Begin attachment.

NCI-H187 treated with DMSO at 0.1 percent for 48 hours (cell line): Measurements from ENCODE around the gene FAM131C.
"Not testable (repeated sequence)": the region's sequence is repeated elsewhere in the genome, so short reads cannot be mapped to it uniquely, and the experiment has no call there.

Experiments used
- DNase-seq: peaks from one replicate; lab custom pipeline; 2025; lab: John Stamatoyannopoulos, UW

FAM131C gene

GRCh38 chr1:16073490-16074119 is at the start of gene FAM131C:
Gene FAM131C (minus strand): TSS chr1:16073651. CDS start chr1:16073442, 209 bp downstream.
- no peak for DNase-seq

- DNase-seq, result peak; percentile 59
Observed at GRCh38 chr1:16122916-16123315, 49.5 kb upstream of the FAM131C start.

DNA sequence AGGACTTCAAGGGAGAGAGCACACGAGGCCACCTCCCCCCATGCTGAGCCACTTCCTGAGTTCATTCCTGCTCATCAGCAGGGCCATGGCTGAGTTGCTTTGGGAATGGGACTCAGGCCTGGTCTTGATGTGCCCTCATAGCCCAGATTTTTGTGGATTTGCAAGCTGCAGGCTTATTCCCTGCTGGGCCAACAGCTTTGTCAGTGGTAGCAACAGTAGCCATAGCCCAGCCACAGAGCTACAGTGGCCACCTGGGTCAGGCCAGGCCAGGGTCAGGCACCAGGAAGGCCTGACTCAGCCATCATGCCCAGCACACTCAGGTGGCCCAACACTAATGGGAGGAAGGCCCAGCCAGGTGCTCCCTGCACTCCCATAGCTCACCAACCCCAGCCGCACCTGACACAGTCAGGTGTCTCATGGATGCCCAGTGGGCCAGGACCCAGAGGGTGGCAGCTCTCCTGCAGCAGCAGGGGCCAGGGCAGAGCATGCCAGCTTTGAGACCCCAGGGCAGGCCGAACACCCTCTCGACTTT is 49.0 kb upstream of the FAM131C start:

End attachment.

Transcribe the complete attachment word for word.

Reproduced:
NCI-H187 treated with DMSO at 0.1 percent for 48 hours (cell line): Measurements from ENCODE around the gene FAM131C.
"Not testable (repeated sequence)": the region's sequence is repeated elsewhere in the genome, so short reads cannot be mapped to it uniquely, and the experiment has no call there.

Experiments used
- DNase-seq: peaks from one replicate; lab custom pipeline; 2025; lab: John Stamatoyannopoulos, UW

FAM131C gene

GRCh38 chr1:16073490-16074119 is at the start of gene FAM131C:
Gene FAM131C (minus strand): TSS chr1:16073651. CDS start chr1:16073442, 209 bp downstream.
- no peak for DNase-seq

- DNase-seq, result peak; percentile 59
Observed at GRCh38 chr1:16122916-16123315, 49.5 kb upstream of the FAM131C start.

DNA sequence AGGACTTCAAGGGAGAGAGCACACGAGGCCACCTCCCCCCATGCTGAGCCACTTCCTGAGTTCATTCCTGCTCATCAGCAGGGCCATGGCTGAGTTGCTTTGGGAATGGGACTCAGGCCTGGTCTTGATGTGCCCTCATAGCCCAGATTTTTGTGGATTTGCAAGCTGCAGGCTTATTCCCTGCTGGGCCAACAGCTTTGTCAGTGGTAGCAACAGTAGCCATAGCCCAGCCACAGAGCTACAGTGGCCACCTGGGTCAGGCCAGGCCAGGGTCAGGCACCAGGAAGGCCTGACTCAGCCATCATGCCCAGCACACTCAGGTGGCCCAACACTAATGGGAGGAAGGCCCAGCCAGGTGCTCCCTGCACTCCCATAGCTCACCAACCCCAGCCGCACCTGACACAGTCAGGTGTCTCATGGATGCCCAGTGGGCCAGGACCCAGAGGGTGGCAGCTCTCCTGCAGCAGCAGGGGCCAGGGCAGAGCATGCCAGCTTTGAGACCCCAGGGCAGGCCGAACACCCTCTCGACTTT is 49.0 kb upstream of the FAM131C start: